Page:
The real treat of this biography are the many pictures of Gilmour as a young man, coming from the family archives, that are slowly seeping through to the web: Gilmour as a toddler, Gilmour as a boy scout, Gilmour as a one-time photo model…
For aspirant record collectors there are pictures of the Jokers Wild EP (50 copies, taken from the Charles Beterams archives) and the Why Do Fools Fall In Love single (also 50 copies). Viv Brans' has got one of those, autographed by the band members, and it must be worth a small fortune.
When the authors could get hold of the archives of friends and family this biography is very detailed. There is a list of The Newcomers gigs with David Gilmour in the band. Same thing for the Jokers Wild gigs between February 1964 and May 1966, with ads for (some of) these shows and – in a few cases – even a set-list. En passant it is revealed that Peter Gilmour has some live recordings of the band, making fans drool all over the world.
Sound Of Silence
David Gilmour did not help in the making of this biography. It shows in those parts where he is the only one who can illustrate certain facts. The chapter that deals with the recording of the A Coeur Joie soundtrack gets no further than what we already know.
Early in the book the 2015 BBC movie Wider Horizons is mentioned. Calling it a documentary is perhaps a bit too much honour as it was mainly a David Gilmour promotion film to accompany his Rattle That Lock album.
There is one highly personal moment though when the interviewer asks if Gilmour misses his mother. The answer is atypical, even for David: "Do I miss my mother? Mmm… no.", although - a few seconds before in the interview - he reveals that his mother's descend into dementia had triggered some emotions that came out in the form of a song (Wider Horizons).
Most Pink Floyd biographies compare the Roger Waters and Syd Barrett family relations as identical, as both musicians had lost their fathers. Roger Waters tried to ventilate his emotions by adding his father's story in The Wall and The Final Cut.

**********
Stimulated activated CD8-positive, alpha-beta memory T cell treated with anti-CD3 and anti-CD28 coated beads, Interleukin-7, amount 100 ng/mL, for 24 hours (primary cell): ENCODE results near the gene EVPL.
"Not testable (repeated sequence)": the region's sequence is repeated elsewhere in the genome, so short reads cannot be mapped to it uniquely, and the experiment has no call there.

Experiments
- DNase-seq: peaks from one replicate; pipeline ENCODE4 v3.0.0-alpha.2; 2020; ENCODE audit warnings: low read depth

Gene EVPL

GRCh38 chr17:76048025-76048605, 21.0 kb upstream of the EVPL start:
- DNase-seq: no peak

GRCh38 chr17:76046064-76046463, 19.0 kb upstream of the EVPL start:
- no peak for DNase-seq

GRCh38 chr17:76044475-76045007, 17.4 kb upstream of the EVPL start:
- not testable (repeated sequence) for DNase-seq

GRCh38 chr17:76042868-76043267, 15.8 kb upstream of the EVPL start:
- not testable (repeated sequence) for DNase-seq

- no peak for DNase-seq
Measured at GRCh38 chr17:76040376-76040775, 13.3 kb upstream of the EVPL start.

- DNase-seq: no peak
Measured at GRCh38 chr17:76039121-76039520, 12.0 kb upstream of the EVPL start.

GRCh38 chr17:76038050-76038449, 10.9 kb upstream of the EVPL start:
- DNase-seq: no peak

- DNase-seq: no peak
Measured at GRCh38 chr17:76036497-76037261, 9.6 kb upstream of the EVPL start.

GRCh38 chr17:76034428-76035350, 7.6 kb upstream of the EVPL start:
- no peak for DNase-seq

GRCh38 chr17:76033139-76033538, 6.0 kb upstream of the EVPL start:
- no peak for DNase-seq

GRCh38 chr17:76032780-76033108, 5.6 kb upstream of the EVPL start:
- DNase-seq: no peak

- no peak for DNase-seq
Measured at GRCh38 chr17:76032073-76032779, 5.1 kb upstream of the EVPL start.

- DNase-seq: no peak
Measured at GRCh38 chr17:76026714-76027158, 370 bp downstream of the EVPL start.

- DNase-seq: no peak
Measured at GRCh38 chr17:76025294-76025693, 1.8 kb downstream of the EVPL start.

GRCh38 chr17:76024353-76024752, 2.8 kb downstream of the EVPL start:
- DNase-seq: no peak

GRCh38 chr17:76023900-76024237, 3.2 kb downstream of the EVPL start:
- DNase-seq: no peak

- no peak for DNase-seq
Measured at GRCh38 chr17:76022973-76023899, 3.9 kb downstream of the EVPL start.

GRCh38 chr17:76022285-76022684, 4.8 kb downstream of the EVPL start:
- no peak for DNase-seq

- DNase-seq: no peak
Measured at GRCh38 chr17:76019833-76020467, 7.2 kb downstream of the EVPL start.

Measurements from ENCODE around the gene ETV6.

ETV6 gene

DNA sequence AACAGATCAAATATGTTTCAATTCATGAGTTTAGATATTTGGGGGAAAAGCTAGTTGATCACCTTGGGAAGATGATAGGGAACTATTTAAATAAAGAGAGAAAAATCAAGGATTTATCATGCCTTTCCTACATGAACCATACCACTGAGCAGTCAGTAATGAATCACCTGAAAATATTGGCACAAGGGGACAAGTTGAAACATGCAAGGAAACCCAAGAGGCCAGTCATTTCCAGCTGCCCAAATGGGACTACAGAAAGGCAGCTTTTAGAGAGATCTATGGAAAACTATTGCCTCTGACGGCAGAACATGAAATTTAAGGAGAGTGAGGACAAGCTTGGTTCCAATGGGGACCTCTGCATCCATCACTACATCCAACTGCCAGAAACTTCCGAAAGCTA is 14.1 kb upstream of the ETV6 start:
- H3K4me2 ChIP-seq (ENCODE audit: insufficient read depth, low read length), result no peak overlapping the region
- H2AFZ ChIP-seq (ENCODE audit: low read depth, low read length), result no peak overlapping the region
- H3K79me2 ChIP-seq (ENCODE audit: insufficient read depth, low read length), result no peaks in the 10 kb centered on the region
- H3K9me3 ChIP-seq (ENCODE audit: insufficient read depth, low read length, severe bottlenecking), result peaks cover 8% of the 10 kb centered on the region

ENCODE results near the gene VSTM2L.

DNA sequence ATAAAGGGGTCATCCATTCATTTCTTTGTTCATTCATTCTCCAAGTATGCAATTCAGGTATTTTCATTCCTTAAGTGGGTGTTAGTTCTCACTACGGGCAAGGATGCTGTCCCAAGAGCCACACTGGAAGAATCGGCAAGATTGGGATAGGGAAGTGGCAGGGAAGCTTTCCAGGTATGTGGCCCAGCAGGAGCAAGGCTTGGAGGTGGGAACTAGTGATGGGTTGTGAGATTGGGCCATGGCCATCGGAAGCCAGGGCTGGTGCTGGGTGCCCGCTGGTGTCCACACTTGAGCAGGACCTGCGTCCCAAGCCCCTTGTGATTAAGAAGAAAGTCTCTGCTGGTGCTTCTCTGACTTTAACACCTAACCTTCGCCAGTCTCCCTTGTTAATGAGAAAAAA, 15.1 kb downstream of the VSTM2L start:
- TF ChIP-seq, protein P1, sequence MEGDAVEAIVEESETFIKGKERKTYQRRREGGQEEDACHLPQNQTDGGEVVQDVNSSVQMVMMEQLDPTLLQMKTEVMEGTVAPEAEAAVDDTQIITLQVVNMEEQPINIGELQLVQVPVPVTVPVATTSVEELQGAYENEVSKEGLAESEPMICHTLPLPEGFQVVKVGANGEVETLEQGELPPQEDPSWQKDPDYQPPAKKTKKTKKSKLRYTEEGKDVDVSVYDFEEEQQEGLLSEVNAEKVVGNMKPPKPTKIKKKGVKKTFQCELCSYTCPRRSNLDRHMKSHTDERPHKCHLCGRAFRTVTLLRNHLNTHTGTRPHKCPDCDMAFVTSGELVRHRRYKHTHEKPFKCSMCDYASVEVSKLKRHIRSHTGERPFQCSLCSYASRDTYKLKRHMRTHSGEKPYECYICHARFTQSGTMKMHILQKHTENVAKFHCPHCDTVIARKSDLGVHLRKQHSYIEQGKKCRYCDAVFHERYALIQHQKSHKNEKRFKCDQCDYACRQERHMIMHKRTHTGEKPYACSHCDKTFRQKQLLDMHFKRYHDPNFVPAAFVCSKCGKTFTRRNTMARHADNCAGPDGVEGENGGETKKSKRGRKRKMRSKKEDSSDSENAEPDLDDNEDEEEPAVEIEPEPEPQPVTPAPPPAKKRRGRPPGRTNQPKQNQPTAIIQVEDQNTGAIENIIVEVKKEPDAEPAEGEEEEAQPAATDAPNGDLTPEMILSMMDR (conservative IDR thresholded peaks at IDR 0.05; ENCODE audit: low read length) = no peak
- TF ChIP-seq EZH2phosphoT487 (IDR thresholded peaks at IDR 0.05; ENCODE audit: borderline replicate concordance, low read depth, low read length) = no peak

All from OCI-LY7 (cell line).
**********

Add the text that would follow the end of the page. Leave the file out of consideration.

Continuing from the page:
About Syd Barrett it has been suggested that his father's death may have triggered his downfall into drug abuse, ultimately frying his brains and becoming something of a slightly handicapped quixotic eccentric.
David Gilmour is mostly forgotten in this summary. The fact that his parents left their children, not once, not twice but three times in a row must have hurt him deeply. We know that Gilmour is a very stubborn man and that he will not easily change his point of view.
Jokers Wild #3
David Gilmour always liked to have his old Cambridge friends around (at least until Polly arrived, badmouths claim). For his first, eponymous solo album he invited his Jokers Wild #2 colleagues Ricky Wills and Willie Wilson. During one of the sessions at Gilmour's home studio, they were joined by David Parker (The Redcaps) and Clive Welham (Jokers Wild #1) and recorded the classic Peanuts, a 1957 hit by Little Joe & The Thrillers (and also covered by The Four Seasons).
When Clive Welham passed away in 2012 the song was published on YouTube and the fact that David Gilmour was playing on it was given away in the 2012 edition of The music scene of 1960s Cambridge, compiled by Warren Dosanjh. Nobody noticed and at the moment we write this review it has only been played about 1800 times in 8 years. (For comparison: Yes, We Have Ghosts has over two million hits.)
Perhaps someone should tell these all-knowing David Gilmour fans that their guitar hero is on this track. The biography High Hopes tries at least, but you need to have one of the 500 copies to know that.
Nice little biography, about a great musician who has been part of the greatest band in the world.
♥ Libby ♥ Iggy ♥
Sources (other than the above mentioned links):
Dosanjh, Warren & Povey, Glenn: High Hopes, David Gilmour, Mind Head Publishing, 2020.
Dosanjh, Warren: The music scene of 1960s Cambridge, Cambridge, 2015.
Fielder, Hugh: Behind The Wall, Librero, Kerkdriel, 2014.
Povey, Glenn: Echoes, the complete history of Pink Floyd, 3C Publishing, 2008.